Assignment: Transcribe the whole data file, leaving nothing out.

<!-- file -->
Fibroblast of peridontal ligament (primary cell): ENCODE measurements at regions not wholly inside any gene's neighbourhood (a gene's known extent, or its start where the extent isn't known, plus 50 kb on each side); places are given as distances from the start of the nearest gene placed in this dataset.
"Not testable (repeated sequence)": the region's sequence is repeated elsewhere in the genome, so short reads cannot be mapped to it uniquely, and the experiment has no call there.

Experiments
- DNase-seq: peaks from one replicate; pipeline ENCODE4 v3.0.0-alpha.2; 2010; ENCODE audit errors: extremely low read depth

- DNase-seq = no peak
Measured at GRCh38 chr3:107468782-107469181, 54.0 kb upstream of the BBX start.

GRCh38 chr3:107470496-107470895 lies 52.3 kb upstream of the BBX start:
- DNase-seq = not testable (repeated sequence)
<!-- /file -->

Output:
Fibroblast of peridontal ligament (primary cell): ENCODE measurements at regions not wholly inside any gene's neighbourhood (a gene's known extent, or its start where the extent isn't known, plus 50 kb on each side); places are given as distances from the start of the nearest gene placed in this dataset.
"Not testable (repeated sequence)": the region's sequence is repeated elsewhere in the genome, so short reads cannot be mapped to it uniquely, and the experiment has no call there.

Experiments
- DNase-seq: peaks from one replicate; pipeline ENCODE4 v3.0.0-alpha.2; 2010; ENCODE audit errors: extremely low read depth

- DNase-seq = no peak
Measured at GRCh38 chr3:107468782-107469181, 54.0 kb upstream of the BBX start.

GRCh38 chr3:107470496-107470895 lies 52.3 kb upstream of the BBX start:
- DNase-seq = not testable (repeated sequence)